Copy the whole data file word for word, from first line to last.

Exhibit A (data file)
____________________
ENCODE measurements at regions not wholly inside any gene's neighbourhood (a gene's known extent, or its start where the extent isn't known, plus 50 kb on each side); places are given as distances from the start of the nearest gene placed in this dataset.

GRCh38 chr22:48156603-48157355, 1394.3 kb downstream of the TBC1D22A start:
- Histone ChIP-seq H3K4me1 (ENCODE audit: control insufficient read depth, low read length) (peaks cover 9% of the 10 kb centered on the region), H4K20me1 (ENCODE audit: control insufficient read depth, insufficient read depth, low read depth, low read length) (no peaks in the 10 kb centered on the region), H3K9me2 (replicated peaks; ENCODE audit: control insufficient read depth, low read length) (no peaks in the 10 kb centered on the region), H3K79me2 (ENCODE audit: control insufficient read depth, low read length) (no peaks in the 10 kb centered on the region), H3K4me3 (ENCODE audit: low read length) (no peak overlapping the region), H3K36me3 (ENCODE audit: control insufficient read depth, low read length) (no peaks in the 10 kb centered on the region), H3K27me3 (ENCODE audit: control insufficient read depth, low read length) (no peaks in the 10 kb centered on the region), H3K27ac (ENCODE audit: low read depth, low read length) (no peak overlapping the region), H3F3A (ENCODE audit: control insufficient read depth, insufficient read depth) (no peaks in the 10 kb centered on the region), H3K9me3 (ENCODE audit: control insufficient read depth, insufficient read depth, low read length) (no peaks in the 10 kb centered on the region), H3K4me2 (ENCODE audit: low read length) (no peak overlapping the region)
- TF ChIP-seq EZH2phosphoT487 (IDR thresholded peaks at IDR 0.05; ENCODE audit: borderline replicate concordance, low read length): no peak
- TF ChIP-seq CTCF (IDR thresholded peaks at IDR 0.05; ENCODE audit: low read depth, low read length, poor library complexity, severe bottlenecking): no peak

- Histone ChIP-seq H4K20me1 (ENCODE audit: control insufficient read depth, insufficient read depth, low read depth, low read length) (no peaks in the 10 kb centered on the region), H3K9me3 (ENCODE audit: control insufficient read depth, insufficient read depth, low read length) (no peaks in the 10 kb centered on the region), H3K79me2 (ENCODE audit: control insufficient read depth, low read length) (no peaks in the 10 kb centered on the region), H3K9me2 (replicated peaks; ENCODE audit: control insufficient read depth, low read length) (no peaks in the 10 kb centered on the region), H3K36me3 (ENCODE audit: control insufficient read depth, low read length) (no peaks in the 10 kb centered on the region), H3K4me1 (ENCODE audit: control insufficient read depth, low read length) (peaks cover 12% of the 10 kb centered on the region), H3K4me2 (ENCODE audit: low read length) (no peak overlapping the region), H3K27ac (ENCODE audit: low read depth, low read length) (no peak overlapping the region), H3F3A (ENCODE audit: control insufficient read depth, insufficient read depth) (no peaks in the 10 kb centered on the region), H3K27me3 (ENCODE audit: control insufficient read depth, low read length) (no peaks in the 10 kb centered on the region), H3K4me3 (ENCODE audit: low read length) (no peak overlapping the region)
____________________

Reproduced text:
ENCODE measurements at regions not wholly inside any gene's neighbourhood (a gene's known extent, or its start where the extent isn't known, plus 50 kb on each side); places are given as distances from the start of the nearest gene placed in this dataset.

GRCh38 chr22:48156603-48157355, 1394.3 kb downstream of the TBC1D22A start:
- Histone ChIP-seq H3K4me1 (ENCODE audit: control insufficient read depth, low read length) (peaks cover 9% of the 10 kb centered on the region), H4K20me1 (ENCODE audit: control insufficient read depth, insufficient read depth, low read depth, low read length) (no peaks in the 10 kb centered on the region), H3K9me2 (replicated peaks; ENCODE audit: control insufficient read depth, low read length) (no peaks in the 10 kb centered on the region), H3K79me2 (ENCODE audit: control insufficient read depth, low read length) (no peaks in the 10 kb centered on the region), H3K4me3 (ENCODE audit: low read length) (no peak overlapping the region), H3K36me3 (ENCODE audit: control insufficient read depth, low read length) (no peaks in the 10 kb centered on the region), H3K27me3 (ENCODE audit: control insufficient read depth, low read length) (no peaks in the 10 kb centered on the region), H3K27ac (ENCODE audit: low read depth, low read length) (no peak overlapping the region), H3F3A (ENCODE audit: control insufficient read depth, insufficient read depth) (no peaks in the 10 kb centered on the region), H3K9me3 (ENCODE audit: control insufficient read depth, insufficient read depth, low read length) (no peaks in the 10 kb centered on the region), H3K4me2 (ENCODE audit: low read length) (no peak overlapping the region)
- TF ChIP-seq EZH2phosphoT487 (IDR thresholded peaks at IDR 0.05; ENCODE audit: borderline replicate concordance, low read length): no peak
- TF ChIP-seq CTCF (IDR thresholded peaks at IDR 0.05; ENCODE audit: low read depth, low read length, poor library complexity, severe bottlenecking): no peak

- Histone ChIP-seq H4K20me1 (ENCODE audit: control insufficient read depth, insufficient read depth, low read depth, low read length) (no peaks in the 10 kb centered on the region), H3K9me3 (ENCODE audit: control insufficient read depth, insufficient read depth, low read length) (no peaks in the 10 kb centered on the region), H3K79me2 (ENCODE audit: control insufficient read depth, low read length) (no peaks in the 10 kb centered on the region), H3K9me2 (replicated peaks; ENCODE audit: control insufficient read depth, low read length) (no peaks in the 10 kb centered on the region), H3K36me3 (ENCODE audit: control insufficient read depth, low read length) (no peaks in the 10 kb centered on the region), H3K4me1 (ENCODE audit: control insufficient read depth, low read length) (peaks cover 12% of the 10 kb centered on the region), H3K4me2 (ENCODE audit: low read length) (no peak overlapping the region), H3K27ac (ENCODE audit: low read depth, low read length) (no peak overlapping the region), H3F3A (ENCODE audit: control insufficient read depth, insufficient read depth) (no peaks in the 10 kb centered on the region), H3K27me3 (ENCODE audit: control insufficient read depth, low read length) (no peaks in the 10 kb centered on the region), H3K4me3 (ENCODE audit: low read length) (no peak overlapping the region)